As software experts in the field of Industry 4.0, we were rather surprised by this realization when we took part in a lean production training. Why? When it comes to introducing Industry 4.0 solutions, decision-makers and experts from both manufacturing and IT have certain expectations. In general, they expect that the mere possibility of storing and analyzing large quantities of data – along with expanded automation and monitoring functionalities – will deliver increased manufacturing efficiency, transparency, and flexibility as well as fault prevention. On top of this, Industry 4.0 solutions can ideally analyze data in near real time. Right across the value stream from suppliers through to customers.
Why might such a theoretically powerful combination fail?
I’ll use a few examples to show why these expectations can’t always be met.
Industry 4.0 projects as “autonomous milk runs” give rise to self-organizing, flexible materials transportation systems for supplying production stations – in place of cyclical material supply, which is defined in the Bosch Production System (BPS) as an element that helps implement lean production.
At first glance, autonomous milk runs contradict a series of BPS principles:
- They reduce the transparency of internal logistics streams.
- The resulting lack of standardized materials transportation can lead to a situation in which deviations from plan and hence faults are no longer immediately detected.
- A switch to autonomous milk runs turns the calculation of maximum replenishment times into a complex or even impossible task.
- Further optimization becomes more difficult and/or time consuming.
Value streams in manufacturing are generally so complex that a change at one point (e.g. software-supported optimization of cycle times) can have a major impact all along the production line.
In the case of software-based monitoring of cycle times, there can also be employment law consequences, leading employees to reject what they see as pervasive surveillance.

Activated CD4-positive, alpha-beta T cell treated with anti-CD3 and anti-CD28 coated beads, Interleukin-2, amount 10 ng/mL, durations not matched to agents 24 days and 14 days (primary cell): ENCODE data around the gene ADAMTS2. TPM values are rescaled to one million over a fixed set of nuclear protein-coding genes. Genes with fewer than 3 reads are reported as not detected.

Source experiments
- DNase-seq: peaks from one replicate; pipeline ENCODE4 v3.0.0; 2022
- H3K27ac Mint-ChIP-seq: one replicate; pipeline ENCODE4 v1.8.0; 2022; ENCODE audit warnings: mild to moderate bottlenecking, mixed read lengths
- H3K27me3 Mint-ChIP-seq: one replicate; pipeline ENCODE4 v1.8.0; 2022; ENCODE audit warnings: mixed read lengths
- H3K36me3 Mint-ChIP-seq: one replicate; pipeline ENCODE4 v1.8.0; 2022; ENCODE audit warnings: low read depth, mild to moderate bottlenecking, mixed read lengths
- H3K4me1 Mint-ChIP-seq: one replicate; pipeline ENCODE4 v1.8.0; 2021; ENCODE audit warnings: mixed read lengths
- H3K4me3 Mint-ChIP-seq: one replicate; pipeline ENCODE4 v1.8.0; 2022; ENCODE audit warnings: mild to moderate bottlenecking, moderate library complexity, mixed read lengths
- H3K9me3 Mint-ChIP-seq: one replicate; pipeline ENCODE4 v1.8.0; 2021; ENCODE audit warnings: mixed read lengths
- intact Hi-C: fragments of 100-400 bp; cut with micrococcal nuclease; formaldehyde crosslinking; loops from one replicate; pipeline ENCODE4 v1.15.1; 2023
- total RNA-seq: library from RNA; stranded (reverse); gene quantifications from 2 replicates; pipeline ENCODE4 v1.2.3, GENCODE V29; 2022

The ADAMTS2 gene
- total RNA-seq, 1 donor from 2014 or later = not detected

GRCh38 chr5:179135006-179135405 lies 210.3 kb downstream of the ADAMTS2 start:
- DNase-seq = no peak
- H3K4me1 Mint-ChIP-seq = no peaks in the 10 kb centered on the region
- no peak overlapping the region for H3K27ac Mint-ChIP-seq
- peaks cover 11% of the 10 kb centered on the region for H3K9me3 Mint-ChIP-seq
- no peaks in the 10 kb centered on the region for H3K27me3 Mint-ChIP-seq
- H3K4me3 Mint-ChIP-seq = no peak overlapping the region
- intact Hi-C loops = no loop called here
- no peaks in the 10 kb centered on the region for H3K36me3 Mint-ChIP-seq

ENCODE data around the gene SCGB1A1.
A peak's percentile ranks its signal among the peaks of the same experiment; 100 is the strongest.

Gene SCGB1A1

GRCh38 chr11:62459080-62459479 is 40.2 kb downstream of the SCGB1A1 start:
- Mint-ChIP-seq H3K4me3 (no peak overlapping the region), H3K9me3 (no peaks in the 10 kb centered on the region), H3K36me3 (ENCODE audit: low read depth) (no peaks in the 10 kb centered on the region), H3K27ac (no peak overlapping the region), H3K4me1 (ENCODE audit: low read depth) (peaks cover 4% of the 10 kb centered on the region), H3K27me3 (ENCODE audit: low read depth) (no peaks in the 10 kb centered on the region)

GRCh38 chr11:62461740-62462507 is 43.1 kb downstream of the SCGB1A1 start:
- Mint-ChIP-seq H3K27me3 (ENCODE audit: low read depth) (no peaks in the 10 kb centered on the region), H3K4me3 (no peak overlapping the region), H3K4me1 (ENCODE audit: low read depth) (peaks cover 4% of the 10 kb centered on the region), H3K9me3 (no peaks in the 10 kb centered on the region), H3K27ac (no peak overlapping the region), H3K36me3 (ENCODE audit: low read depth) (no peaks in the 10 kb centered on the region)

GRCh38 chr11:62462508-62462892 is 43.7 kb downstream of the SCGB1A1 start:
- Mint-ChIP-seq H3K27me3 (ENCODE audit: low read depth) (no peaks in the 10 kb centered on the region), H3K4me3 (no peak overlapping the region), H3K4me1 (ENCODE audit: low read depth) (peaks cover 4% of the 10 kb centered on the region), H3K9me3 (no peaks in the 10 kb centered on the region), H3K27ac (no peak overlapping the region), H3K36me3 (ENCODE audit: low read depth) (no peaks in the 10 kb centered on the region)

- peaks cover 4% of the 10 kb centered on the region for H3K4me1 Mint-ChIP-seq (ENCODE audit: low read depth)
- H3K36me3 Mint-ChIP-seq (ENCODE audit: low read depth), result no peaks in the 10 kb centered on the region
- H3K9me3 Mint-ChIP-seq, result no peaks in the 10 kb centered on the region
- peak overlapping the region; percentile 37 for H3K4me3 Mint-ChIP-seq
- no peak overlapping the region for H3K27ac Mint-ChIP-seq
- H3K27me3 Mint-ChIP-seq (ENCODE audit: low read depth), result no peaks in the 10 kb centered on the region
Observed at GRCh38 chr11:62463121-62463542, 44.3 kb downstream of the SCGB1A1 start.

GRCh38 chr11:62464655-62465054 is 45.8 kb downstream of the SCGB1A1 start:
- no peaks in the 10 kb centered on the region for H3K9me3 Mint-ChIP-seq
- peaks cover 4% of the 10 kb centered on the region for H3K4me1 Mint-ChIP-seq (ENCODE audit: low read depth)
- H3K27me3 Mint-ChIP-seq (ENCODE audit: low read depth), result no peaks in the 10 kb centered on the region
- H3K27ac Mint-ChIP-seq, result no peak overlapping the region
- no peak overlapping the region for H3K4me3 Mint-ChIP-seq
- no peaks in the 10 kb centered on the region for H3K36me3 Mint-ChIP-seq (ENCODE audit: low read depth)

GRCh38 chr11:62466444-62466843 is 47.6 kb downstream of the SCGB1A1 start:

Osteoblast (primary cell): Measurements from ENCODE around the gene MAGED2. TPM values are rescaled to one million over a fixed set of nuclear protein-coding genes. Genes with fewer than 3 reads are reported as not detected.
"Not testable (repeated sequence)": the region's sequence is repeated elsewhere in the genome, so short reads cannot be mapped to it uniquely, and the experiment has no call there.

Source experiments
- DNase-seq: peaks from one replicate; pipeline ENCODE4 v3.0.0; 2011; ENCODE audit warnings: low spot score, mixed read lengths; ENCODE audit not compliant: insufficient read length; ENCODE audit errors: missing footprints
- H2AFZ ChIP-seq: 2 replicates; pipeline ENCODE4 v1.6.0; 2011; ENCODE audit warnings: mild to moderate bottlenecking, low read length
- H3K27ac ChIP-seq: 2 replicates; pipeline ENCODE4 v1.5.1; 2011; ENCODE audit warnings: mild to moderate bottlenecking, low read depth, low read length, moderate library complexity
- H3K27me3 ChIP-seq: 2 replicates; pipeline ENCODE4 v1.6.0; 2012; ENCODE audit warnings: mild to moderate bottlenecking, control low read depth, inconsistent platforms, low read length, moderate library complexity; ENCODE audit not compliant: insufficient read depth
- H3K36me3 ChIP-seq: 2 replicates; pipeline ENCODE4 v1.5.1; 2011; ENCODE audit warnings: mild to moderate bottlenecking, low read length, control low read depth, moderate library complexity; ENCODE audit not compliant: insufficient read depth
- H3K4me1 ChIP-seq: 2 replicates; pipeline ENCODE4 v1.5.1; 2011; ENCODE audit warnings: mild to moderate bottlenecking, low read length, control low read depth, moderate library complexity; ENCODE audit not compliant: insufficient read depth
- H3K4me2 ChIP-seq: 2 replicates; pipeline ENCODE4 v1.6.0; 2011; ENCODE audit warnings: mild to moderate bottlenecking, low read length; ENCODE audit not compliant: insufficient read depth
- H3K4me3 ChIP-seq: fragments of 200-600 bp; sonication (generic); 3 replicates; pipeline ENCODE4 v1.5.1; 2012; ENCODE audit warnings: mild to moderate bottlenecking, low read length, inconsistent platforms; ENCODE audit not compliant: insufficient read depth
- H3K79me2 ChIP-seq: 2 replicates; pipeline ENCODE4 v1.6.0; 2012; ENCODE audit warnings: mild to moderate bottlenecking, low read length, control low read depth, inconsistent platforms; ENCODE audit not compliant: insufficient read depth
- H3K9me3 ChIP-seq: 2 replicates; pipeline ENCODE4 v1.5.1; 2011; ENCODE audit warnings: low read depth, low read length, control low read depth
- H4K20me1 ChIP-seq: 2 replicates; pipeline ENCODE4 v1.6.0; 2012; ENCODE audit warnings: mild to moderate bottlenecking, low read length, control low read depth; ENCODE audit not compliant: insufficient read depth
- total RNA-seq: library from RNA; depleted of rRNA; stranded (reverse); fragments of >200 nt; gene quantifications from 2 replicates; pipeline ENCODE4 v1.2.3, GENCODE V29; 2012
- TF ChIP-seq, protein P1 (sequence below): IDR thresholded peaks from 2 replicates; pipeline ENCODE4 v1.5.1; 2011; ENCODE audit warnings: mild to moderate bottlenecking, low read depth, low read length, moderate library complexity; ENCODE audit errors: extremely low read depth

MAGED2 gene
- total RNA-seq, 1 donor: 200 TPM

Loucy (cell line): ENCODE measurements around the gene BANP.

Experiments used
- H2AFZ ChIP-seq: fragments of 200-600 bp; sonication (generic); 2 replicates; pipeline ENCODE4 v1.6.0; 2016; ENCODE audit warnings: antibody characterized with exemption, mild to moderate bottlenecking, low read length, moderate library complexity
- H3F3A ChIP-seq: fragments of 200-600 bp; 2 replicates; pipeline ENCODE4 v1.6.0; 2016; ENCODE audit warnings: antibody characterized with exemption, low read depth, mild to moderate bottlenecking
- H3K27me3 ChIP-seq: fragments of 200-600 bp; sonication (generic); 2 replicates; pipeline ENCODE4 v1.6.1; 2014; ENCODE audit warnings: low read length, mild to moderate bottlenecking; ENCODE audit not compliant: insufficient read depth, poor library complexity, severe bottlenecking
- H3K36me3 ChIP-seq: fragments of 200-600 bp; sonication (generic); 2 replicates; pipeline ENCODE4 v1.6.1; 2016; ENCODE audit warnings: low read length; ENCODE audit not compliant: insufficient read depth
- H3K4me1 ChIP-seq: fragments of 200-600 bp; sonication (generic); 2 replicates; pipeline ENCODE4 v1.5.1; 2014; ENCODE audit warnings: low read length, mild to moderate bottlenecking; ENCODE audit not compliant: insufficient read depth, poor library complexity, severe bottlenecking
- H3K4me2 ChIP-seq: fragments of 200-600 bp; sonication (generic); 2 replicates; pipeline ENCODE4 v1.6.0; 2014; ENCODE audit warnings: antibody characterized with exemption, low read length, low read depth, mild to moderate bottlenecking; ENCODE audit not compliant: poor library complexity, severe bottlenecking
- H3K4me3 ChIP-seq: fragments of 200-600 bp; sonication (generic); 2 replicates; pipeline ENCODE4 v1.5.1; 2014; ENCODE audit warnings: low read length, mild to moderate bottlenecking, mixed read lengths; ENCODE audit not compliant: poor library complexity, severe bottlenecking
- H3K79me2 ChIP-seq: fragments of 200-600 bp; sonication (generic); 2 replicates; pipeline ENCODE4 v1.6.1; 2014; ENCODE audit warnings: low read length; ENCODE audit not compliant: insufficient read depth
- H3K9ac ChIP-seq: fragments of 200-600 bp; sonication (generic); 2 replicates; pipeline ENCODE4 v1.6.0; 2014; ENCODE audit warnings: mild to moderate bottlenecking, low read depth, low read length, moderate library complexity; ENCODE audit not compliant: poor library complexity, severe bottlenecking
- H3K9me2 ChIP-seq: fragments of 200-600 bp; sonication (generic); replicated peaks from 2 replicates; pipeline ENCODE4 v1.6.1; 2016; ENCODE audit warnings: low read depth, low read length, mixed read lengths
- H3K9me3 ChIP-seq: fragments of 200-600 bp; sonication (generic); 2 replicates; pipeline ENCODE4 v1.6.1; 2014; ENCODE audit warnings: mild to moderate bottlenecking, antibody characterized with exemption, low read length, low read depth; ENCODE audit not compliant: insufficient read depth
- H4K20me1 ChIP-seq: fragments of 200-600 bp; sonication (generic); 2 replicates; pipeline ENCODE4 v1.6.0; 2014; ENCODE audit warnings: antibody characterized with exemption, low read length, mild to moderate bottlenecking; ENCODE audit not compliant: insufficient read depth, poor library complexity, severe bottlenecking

And finally, if data analytics and other software doesn’t provide experts with the reasons for certain outcomes – which would put them in a position to exercise smart control – then the principle of “responsibility” is compromised.
The principles and elements of lean production that stand behind the points I’ve mentioned are essential components of the continuous improvement process (CIP) in production. In turn, continuous improvement is the way to achieve sustainably waste-free processes.
Lean production and Industry 4.0 can synergize only if
- production systems have been suitably designed (“first process maturity, then Industry 4.0 ”) and
- IT experts understand the complexity of the production systems and can offer appropriate advice (“combine manufacturing & IT expertise”).
This is why Bosch places such emphasis on closely interweaving the BPS and software experts, a measure which also ensures that the kinds of mistakes mentioned above are avoided. The software engineers are given the tools to understand and resolve any conflicting principles that may arise. They are encouraged to implement Industry 4.0 in the Bosch production sites in accordance with BPS principles and elements – with the goal of effectively combining lean production and Industry 4.0 .
Training courses exist for software experts who are helping to implement Industry 4.0 solutions in Bosch’s 250 plants around the globe that also use BPS. I myself was able to take part in one of these training courses and work on a project to reorganize a simulated product line according to consumption control principles in three stages. This was done using classic lean production approaches: we implemented the pull principle with kanban cards, optimized cyclical material supply, created transparency of goals, etc.
In our example, the software experts have learned and observed the guidelines in order to maintain the requisite transparency, personal responsibility, fault prevention, and standardization when new Industry 4.0 solutions are created and introduced. This includes the following measures:
- Automatic software-controlled rescheduling requires confirmation by the relevant production expert. As part of this measure, the software notifies the expert with information about the reason for the required rescheduling.
- Replacement times must be guaranteed despite automation.
- The production processes must already be mature and understood before Industry 4.0 is implemented.
- Gemba walks remain a key part of improvement work. You can only get a proper overview on the shop floor. Software must support this.
- Transparency must be ensured at all points of the changeover when introducing the new software. This may involve running manual and digital systems alongside each other for a defined period of time.
- The digital data must be prepared such that the production worker is able to immediately identify deviations and recognize the causes.
- Some data analytics expertise must also be available on the shop floor. This can mean that the data science experts in the Industry 4.0 project should initially accompany the acquisition of this expertise with respective trainings for the production site experts.
What has your experience been? How well do lean production & Industry 4.0 complement each other?